An asteroid measuring about 16 feet to 35 feet or the size of a house, will fly by Earth at a handshaking distance on Monday and a lucky few people will be able to see the celestial wonder with their naked eye.

The asteroid, called 2011 MD, will graze past Earth's atmosphere on Monday at a distance of 7,500 miles from the Earth's surface.

According to the ranking charts of International Astronomical Union's Minor Planet Center in Massachusetts, 2011 MD will be the fifth-closest asteroid to graze past Earth. In the past, three asteroids have zoomed past Earth at a closer distance, including a tiny asteroid (2011 CQ1) which flew by on February 4 this year after coming as close as 3,400 miles away from Earth's surface. The fourth, an asteroid named 2008 TC3 had entered Earth's atmosphere on October 7, 2008, but disintegrated into tiny pieces at a height of around 23 miles off the ground.

2011 MD will be visible to the naked eye as a bright blue light as it hurtles by in a starry background.

The actual event will take place at around 1 pm EST on Monday but very few people will be able to see it.

According to Astro Bob's calculations, many people will be able to see the asteroid come close to the Earth but only a lucky few will be able to witness the actual event itself i.e. when the asteroid will be closest to the Earth's surface.

Closest approach happens around 8:30 a.m. CDT Monday over the far South Atlantic Ocean off the coast of Antarctica. Observers in Australia and New Zealand will be able to catch it in their telescopes at around magnitude 12 about a half hour before closest shave.

In the Midwest, the asteroid will be visible as a faint 14.5 magnitude speck moving at a respectable pace across the stars of Serpens low in the western sky in the early morning hours Monday, Bob King said on Astro Bob site.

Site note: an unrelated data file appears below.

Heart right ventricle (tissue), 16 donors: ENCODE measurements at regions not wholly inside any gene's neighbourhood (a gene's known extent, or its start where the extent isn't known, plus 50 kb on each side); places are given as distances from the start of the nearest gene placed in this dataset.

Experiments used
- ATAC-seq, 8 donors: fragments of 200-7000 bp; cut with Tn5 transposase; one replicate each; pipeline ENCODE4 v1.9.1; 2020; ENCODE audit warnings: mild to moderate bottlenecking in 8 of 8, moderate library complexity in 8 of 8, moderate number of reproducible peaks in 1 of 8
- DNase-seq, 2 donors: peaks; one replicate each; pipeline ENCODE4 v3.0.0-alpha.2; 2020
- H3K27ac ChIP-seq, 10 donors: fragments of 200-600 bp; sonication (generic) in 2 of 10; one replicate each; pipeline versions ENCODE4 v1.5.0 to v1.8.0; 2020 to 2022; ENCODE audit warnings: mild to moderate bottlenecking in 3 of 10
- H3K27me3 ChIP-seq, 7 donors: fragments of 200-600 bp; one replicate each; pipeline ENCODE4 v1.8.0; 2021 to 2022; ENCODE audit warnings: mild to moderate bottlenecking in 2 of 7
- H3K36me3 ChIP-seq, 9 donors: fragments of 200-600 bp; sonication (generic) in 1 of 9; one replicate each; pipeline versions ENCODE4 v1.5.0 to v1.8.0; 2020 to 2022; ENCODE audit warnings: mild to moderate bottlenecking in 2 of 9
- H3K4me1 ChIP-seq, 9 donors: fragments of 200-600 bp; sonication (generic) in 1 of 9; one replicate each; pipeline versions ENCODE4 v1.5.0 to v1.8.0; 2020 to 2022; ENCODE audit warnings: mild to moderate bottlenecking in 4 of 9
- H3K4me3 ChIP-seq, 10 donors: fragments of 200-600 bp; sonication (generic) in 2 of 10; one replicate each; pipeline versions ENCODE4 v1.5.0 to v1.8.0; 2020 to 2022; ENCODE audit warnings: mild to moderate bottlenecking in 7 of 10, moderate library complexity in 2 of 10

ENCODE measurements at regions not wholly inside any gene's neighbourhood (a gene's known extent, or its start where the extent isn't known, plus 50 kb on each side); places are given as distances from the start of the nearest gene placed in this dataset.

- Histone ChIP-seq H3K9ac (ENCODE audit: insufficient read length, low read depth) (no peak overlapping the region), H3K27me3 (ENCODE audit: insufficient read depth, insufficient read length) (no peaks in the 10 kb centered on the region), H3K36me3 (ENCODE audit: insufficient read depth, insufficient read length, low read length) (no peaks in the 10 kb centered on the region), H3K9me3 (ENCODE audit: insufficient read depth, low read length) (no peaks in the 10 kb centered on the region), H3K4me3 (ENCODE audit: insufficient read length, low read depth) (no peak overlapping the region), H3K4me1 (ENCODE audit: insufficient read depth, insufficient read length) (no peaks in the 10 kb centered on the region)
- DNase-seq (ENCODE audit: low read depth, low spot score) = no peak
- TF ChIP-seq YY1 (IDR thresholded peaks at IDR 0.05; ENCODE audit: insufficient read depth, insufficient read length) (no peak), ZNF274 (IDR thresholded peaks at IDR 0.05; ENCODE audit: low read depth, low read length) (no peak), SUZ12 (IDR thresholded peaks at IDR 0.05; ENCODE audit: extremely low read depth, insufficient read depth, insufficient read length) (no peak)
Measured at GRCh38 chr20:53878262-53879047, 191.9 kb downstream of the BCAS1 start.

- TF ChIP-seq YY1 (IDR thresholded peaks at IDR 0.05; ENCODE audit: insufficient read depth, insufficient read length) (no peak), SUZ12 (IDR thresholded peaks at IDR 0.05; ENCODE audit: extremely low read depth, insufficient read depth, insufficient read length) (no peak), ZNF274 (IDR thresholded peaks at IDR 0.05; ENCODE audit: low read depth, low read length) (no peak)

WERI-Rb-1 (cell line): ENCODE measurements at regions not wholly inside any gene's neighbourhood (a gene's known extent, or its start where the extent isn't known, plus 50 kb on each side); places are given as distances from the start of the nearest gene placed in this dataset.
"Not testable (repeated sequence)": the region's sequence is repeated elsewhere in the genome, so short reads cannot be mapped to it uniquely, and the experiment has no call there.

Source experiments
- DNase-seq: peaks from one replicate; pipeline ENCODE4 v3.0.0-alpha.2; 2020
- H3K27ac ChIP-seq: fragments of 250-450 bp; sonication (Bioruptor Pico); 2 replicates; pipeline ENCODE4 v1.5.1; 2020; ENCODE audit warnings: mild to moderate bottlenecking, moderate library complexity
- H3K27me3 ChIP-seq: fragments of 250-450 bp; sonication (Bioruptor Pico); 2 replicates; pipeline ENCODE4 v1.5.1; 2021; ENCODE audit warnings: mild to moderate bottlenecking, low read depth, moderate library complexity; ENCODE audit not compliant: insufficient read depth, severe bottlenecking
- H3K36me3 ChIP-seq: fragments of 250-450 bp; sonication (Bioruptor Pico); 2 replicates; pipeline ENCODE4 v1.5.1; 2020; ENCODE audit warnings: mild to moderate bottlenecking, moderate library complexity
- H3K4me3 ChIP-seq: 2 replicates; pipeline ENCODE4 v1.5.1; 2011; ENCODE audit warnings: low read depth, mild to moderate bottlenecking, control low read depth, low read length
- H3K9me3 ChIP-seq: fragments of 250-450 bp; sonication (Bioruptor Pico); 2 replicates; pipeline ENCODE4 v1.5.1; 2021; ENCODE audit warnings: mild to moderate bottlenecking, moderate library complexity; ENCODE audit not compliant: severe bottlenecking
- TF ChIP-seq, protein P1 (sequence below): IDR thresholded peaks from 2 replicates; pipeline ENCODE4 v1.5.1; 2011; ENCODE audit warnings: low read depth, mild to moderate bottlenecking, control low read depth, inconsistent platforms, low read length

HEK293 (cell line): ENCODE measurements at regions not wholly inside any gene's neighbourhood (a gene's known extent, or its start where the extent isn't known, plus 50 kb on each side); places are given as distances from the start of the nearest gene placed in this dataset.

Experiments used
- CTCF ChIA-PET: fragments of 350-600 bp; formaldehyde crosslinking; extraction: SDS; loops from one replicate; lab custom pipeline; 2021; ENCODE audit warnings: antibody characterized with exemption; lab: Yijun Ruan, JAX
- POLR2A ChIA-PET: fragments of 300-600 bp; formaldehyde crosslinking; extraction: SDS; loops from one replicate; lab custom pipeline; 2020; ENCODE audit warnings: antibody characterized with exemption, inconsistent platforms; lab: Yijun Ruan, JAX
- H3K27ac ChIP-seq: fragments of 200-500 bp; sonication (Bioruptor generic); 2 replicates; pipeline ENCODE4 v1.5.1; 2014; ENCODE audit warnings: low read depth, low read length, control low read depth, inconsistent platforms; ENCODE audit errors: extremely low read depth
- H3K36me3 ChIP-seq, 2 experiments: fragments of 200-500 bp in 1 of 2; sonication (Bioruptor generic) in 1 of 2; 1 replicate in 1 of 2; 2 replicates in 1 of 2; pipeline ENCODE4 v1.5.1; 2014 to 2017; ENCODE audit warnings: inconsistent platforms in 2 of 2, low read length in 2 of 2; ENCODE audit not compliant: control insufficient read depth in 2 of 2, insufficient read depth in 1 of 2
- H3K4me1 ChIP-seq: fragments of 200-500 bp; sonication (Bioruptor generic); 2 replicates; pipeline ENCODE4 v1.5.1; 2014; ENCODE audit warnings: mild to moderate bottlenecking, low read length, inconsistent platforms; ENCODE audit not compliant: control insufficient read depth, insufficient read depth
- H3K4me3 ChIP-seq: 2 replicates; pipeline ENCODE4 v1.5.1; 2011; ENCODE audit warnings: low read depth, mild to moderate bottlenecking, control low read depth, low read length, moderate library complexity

Astro Bob has recommended sky-gazers to use at least an 8-inch or larger scope to spot 2011 MD.

Leading astronomy magazine Sky & Telescope also says when and from where 2011 MD will be visible best:

It takes place in broad daylight and halfway between the southern tip of South America and the northernmost point in Antarctica. The event is visible fairly low in the sky in deep twilight from South Africa.

However, the asteroid should be visible in the hours leading up to the closest approach across Australia, New Zealand, southern and eastern Asia, and the western Pacific. The farther south you are, the better. The farther west you are within this zone, the shorter the period of visibility, but the closer to Earth the asteroid will be when it disappears.

The asteroid peaks brighter than magnitude 11.0 at the places where the closest approach is visible, and it's already about magnitude 12.5 — fairly easy to spot in an 8-inch telescope — by 14:30 UT, 2½ hours before closest approach. At that point it's visible from Southeast Asia, eastern China, and Japan, as well as Australia and points between.

The asteroid will be very hard to observe after its closest approach, since it's departing more or less toward the Sun, the magazine said.